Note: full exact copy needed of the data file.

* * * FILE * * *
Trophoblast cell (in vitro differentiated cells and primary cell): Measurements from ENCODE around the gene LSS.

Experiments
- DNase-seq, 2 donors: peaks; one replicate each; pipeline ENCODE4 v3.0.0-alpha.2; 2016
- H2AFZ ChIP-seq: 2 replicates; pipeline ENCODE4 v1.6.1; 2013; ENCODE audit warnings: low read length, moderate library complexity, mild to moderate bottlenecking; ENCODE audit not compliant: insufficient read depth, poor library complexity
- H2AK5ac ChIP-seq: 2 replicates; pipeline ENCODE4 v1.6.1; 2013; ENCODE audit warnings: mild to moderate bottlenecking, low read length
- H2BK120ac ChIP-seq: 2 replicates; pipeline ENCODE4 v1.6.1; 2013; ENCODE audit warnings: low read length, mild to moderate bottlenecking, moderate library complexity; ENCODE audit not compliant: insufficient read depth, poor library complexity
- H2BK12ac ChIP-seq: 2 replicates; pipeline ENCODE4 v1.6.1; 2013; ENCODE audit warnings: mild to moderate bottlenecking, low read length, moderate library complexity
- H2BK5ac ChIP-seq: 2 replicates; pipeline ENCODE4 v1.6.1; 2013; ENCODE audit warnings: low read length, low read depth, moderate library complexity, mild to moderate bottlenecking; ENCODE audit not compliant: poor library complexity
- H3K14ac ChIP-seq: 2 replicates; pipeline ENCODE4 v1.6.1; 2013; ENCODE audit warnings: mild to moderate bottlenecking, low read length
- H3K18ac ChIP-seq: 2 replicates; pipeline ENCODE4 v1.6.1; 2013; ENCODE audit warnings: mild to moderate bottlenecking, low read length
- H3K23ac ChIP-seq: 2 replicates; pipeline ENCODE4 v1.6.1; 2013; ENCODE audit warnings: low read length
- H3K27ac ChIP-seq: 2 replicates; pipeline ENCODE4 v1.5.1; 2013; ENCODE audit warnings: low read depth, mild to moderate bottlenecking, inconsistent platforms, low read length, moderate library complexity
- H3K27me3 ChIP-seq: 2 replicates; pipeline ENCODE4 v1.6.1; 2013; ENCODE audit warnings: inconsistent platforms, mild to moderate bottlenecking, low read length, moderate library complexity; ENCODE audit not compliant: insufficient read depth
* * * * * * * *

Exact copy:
Trophoblast cell (in vitro differentiated cells and primary cell): Measurements from ENCODE around the gene LSS.

Experiments
- DNase-seq, 2 donors: peaks; one replicate each; pipeline ENCODE4 v3.0.0-alpha.2; 2016
- H2AFZ ChIP-seq: 2 replicates; pipeline ENCODE4 v1.6.1; 2013; ENCODE audit warnings: low read length, moderate library complexity, mild to moderate bottlenecking; ENCODE audit not compliant: insufficient read depth, poor library complexity
- H2AK5ac ChIP-seq: 2 replicates; pipeline ENCODE4 v1.6.1; 2013; ENCODE audit warnings: mild to moderate bottlenecking, low read length
- H2BK120ac ChIP-seq: 2 replicates; pipeline ENCODE4 v1.6.1; 2013; ENCODE audit warnings: low read length, mild to moderate bottlenecking, moderate library complexity; ENCODE audit not compliant: insufficient read depth, poor library complexity
- H2BK12ac ChIP-seq: 2 replicates; pipeline ENCODE4 v1.6.1; 2013; ENCODE audit warnings: mild to moderate bottlenecking, low read length, moderate library complexity
- H2BK5ac ChIP-seq: 2 replicates; pipeline ENCODE4 v1.6.1; 2013; ENCODE audit warnings: low read length, low read depth, moderate library complexity, mild to moderate bottlenecking; ENCODE audit not compliant: poor library complexity
- H3K14ac ChIP-seq: 2 replicates; pipeline ENCODE4 v1.6.1; 2013; ENCODE audit warnings: mild to moderate bottlenecking, low read length
- H3K18ac ChIP-seq: 2 replicates; pipeline ENCODE4 v1.6.1; 2013; ENCODE audit warnings: mild to moderate bottlenecking, low read length
- H3K23ac ChIP-seq: 2 replicates; pipeline ENCODE4 v1.6.1; 2013; ENCODE audit warnings: low read length
- H3K27ac ChIP-seq: 2 replicates; pipeline ENCODE4 v1.5.1; 2013; ENCODE audit warnings: low read depth, mild to moderate bottlenecking, inconsistent platforms, low read length, moderate library complexity
- H3K27me3 ChIP-seq: 2 replicates; pipeline ENCODE4 v1.6.1; 2013; ENCODE audit warnings: inconsistent platforms, mild to moderate bottlenecking, low read length, moderate library complexity; ENCODE audit not compliant: insufficient read depth